When it came to researching the components of the novel “behind” where we find the MacBeth’s – how hard was it to sort out what their lives might have looked like? Were there a lot of source materials to use as a guide or did you have to take a few gleams of reference here or there and then spin it through your imagination?

Marley responds: I have tons and tons of research!! Research on herbs and medicines, research on medieval religion, the Picts, the Scots, the Irish, the English, the Danes, and Norwegians; research on ancestry and the genealogies of the Macbeths and their relation to other noble families of Europe and England; and on and on; for more info on my research and research links, anyone can visit my author website research for “The Fire of Winter” here:

I would imagine a work of this kind (and others similar in breadth) must cast a wide net in regards to how you approach the research and how you would settle into the background of how to bring this particular unknown (by most readers) era back to life. Thanks for sharing a small insight into what you had to do in order to bring your world into our awareness.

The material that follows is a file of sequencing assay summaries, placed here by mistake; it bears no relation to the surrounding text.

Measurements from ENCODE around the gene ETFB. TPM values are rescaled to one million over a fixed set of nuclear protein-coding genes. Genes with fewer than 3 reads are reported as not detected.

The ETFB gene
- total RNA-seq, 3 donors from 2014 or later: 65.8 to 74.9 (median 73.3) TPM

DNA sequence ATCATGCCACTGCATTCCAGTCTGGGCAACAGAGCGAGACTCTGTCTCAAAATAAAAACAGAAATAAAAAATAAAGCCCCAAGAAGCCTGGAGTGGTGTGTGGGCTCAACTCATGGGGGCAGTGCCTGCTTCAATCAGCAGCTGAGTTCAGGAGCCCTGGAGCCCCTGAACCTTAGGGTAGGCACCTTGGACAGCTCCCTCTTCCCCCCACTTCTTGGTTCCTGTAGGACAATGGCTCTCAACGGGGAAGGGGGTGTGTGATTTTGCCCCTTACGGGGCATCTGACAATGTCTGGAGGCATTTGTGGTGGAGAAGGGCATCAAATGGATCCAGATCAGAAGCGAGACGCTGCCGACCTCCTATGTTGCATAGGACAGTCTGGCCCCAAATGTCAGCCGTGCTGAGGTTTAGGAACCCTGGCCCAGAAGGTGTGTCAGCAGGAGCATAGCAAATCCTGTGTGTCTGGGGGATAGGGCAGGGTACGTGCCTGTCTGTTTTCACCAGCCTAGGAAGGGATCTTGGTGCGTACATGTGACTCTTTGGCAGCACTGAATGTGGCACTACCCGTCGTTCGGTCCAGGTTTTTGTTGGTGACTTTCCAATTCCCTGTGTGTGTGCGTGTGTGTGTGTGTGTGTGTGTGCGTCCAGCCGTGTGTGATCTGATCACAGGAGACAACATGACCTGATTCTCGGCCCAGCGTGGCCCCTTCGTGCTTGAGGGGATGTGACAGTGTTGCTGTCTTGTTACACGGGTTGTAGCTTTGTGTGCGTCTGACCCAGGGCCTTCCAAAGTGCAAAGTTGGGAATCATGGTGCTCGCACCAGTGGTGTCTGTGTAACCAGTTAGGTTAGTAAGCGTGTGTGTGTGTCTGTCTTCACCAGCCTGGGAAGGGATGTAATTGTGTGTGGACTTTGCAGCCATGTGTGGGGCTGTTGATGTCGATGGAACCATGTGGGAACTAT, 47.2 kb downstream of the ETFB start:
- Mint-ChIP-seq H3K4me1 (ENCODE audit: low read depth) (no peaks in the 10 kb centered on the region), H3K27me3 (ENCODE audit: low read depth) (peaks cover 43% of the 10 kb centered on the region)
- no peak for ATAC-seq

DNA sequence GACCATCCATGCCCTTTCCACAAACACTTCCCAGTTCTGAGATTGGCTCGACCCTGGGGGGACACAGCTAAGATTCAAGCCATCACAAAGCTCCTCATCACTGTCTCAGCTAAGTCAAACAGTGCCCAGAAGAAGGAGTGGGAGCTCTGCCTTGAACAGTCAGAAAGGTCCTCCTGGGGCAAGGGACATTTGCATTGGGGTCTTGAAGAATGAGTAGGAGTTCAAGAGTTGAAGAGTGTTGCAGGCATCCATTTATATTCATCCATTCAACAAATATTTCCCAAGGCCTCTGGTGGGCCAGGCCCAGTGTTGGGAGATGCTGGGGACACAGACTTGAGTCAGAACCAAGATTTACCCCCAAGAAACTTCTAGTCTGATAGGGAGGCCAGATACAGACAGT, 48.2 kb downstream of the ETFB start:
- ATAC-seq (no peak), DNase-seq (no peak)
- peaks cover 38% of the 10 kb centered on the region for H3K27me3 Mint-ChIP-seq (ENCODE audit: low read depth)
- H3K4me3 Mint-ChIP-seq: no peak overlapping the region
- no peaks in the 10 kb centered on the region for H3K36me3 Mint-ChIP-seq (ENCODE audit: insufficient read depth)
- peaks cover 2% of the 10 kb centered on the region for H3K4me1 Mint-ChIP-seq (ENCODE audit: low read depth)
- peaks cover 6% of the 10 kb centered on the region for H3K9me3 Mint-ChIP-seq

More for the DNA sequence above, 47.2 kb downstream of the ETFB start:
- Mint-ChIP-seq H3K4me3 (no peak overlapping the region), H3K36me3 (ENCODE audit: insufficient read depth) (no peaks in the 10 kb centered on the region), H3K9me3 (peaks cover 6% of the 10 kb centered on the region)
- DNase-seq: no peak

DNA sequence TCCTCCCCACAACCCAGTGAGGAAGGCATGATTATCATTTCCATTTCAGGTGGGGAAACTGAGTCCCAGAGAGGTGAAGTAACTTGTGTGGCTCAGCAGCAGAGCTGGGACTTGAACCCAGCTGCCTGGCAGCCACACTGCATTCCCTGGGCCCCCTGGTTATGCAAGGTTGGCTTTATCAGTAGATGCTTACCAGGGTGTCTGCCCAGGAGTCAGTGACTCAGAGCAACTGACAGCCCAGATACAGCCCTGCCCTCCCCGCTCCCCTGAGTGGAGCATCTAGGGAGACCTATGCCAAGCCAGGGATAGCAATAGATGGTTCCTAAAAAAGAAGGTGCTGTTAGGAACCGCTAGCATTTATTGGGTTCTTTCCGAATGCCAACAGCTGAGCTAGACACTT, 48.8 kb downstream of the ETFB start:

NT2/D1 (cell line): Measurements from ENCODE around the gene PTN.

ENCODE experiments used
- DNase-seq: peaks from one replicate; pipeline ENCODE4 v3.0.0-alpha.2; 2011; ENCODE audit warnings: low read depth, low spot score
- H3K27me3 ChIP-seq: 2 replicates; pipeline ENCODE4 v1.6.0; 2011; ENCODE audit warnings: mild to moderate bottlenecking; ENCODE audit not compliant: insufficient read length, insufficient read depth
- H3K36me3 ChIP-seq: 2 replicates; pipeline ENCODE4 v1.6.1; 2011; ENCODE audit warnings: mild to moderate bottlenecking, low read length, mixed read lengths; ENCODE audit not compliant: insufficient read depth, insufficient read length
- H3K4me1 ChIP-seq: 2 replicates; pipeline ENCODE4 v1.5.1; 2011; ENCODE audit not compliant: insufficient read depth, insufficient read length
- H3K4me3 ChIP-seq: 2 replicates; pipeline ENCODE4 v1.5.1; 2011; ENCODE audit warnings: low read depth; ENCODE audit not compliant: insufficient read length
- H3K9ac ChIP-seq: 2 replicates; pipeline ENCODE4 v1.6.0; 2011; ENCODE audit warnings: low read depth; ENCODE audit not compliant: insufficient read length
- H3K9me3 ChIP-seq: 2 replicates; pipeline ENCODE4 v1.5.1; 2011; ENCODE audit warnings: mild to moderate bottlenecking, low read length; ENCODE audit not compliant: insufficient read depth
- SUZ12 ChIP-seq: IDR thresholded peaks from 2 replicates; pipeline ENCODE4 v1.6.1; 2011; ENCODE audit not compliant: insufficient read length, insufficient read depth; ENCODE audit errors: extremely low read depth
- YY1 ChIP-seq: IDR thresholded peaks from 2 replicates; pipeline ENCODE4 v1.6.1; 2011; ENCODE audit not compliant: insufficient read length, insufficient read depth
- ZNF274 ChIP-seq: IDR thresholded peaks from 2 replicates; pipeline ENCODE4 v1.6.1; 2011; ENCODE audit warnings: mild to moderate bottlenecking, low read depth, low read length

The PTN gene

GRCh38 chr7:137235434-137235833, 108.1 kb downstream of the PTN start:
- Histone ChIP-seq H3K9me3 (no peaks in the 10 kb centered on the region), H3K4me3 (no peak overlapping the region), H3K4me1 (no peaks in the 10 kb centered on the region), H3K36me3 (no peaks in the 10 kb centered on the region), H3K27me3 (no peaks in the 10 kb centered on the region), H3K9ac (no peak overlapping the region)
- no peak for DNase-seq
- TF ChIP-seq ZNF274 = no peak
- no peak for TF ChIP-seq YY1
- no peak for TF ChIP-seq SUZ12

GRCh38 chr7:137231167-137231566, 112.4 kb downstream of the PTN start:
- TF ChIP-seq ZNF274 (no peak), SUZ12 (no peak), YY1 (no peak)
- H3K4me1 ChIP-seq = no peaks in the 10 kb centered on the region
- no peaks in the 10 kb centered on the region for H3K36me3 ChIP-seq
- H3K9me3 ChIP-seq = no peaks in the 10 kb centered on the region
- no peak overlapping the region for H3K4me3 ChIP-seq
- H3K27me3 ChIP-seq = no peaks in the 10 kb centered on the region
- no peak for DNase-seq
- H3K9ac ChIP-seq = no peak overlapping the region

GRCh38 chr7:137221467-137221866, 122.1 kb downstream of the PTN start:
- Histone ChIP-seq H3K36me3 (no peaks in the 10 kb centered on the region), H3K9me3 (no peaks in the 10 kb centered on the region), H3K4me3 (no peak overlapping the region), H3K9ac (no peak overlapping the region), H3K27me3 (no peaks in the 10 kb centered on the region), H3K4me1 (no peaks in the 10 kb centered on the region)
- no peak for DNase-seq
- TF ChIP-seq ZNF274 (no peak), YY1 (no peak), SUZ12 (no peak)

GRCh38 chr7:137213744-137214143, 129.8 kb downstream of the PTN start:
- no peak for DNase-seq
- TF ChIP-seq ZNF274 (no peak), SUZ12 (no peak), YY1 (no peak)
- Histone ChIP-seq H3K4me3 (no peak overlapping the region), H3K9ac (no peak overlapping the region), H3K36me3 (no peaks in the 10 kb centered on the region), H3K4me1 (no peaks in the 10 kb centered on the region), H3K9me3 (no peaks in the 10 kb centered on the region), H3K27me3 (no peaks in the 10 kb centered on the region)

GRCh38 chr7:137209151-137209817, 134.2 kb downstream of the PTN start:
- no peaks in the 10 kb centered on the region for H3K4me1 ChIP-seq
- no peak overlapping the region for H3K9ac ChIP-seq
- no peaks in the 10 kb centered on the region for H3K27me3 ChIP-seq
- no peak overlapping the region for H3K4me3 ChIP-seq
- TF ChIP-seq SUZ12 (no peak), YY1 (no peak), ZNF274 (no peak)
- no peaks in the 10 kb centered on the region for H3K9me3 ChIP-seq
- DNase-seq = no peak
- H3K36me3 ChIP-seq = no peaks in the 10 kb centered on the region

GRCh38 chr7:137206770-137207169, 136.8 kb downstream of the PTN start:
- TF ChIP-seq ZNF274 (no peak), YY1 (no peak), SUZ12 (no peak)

Which act of Lady MacBeth did you personally think was her hardest choice? For me, I felt it was how her story concluded – how her final act of rebellion was really a self-sacrifice because she lost herself in order to have freedom but that freedom wasn’t the kind she had hoped to find.

Marley responds: Yes, I agree with you on that. All through the story, she fights and fights to hang on to her belief system, and I even found myself wondering why she continued on her path, but aren’t we all like that as humans? To me, this made her more real.

So often we continue down paths, thinking we are achieving something, some vaporous goal we try to grasp with our fingers, when in reality it brings us pain and suffering; and then, in the end, when we make the needed changes, it may be too late, or perhaps we do not change to the extent we need to change. Gruah never changed her attitude, even when she committed her final act of rebellion and sacrificed her own identity to save herself. At the very end, when she seems to confess all, she still has not succumbed to the will of God and the power of complete redemption.